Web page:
‘To keep myself safe is to do things that are the opposite to how I’ve been socialized,’ journalist tells students

What young reporters can do to protect themselves and address harassment

Angelyn Francis and Stacy Lee Kong sit at the panel to discuss harassment in journalism.
Journalists Angelyn Francis, left, and Stacy Lee Kong discuss what facing harassment is like as women in journalism. 

The constant harassment of female journalists is a problem faced by students and professionals alike, according to journalists who participated in a panel at Centennial College.

Angelyn Francis, Stacy Lee Kong, Maham Abedi, Ian Kennedy, and Amita Singh participated in a livestreamed discussion on March 9. With questions designed by students, the panel aimed to address young journalists’ concerns, and encourage ways in which they can protect themselves and those around them. 

Stacy Lee Kong, a journalism professor at Centennial and the founder of Friday Things, a media brand for millennials and Gen Zers, pointed out that young women are socialized to be friendly and accommodating.

“To keep myself safe is to do things that are the opposite to how I’ve been socialized,” she said.

Harassment is a prevalent concern among journalists in Canada. An online survey of more than 1,200 journalists conducted in 2021 found more than half of respondents had experienced online harassment, and 35 per cent had encountered harassment while working in the field.

It can often come in the form of online hate, unwanted advances during interviews, or aggressive actions toward a journalist while working in the field, to name a few. 

“Harassment is inappropriate, unwanted attention … you might not always know it is harassment, but I would say trust your gut,” said Singh, a counsellor with the Centre for Accessible Learning and Counselling Services (CALCS), and the Sexual Violence Support Co-ordinator for Centennial College.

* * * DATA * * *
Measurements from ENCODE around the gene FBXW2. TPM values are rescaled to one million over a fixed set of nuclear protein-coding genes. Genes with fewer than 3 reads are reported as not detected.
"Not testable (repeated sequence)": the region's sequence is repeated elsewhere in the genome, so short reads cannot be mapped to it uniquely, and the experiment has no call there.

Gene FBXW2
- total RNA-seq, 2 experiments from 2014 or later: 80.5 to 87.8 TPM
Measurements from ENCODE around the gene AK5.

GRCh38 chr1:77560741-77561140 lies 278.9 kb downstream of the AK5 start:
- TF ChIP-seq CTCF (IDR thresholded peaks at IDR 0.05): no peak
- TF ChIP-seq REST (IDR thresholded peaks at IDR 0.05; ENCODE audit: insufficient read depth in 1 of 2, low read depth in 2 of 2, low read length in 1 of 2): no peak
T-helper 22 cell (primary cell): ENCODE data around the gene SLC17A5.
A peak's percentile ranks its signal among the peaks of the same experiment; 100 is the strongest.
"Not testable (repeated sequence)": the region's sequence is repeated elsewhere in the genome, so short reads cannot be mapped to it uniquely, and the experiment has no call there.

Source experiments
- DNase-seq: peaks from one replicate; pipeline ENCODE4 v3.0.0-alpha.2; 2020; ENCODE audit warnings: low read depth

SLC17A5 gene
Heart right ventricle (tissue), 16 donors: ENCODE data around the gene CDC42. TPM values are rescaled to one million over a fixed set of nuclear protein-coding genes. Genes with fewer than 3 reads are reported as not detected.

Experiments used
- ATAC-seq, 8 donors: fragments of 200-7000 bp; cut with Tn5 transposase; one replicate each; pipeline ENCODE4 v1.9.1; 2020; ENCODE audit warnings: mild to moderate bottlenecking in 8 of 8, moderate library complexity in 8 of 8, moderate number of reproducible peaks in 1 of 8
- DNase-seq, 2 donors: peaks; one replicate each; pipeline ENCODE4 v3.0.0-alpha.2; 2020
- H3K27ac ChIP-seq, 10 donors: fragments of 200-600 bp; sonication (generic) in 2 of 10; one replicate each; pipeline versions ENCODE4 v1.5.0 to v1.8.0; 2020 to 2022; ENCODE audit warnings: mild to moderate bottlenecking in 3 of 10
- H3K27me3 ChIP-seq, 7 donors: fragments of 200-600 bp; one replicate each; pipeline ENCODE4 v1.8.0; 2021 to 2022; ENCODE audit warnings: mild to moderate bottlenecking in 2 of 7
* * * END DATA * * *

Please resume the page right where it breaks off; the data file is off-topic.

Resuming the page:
One of the constants in journalism is interviews, a valuable way to gain insight into stories and topics while amplifying voices. But conducting them can be a daunting task for female journalists if they are subjected to harassment during the process.

The importance of recording interviews

The unanimous advice from the panellists was to always record interviews. From there, if something uncomfortable happens during an interview, such as an inappropriate comment, the journalist can offer a simple reminder to the subject that they are being recorded.

Francis, the Toronto Star’s former equity and inequality reporter, suggested using this wording: “I am here in a professional capacity, you are here in a professional capacity … I would appreciate it if we interact with and conduct this conversation as such.”

Such an encounter should also raise some important questions for reporters, according to Abedi, network managing editor for Global News.

“Is this a reliable source that I should even be using and is this a voice I want to be amplifying?” she asked. 

Safety is the most important consideration

Safety is the top priority. The panellists recommended journalists remove themselves from the situation when necessary, and to advocate for the support they need.

“We need to feel empowered to demand that type of care because no one’s going to just offer it to you,” said Kong. 

Other common advice they offered was to create a paper trail by planning interviews through email, keeping your personal contact information away from sources, steering clear of hateful comments online, and for journalists to remind themselves they have no obligation to defend the facts they publish. 

“Just be vocal about what you feel like you need,” said Abedi. It is apparent that nothing in this industry is given, journalists must chase stories, sources and protection. 

Despite the harassment female journalists face, it’s also important for them to realize the impact of their work as they pave the way for future journalists.

“If we don’t have stringent structures in place to support the most marginalized people then we will lose them. We’re just not going to have the voices that we need in newsrooms,” said Abedi.

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Posted: Mar 13 2023 8:45 am
Filed under: Education News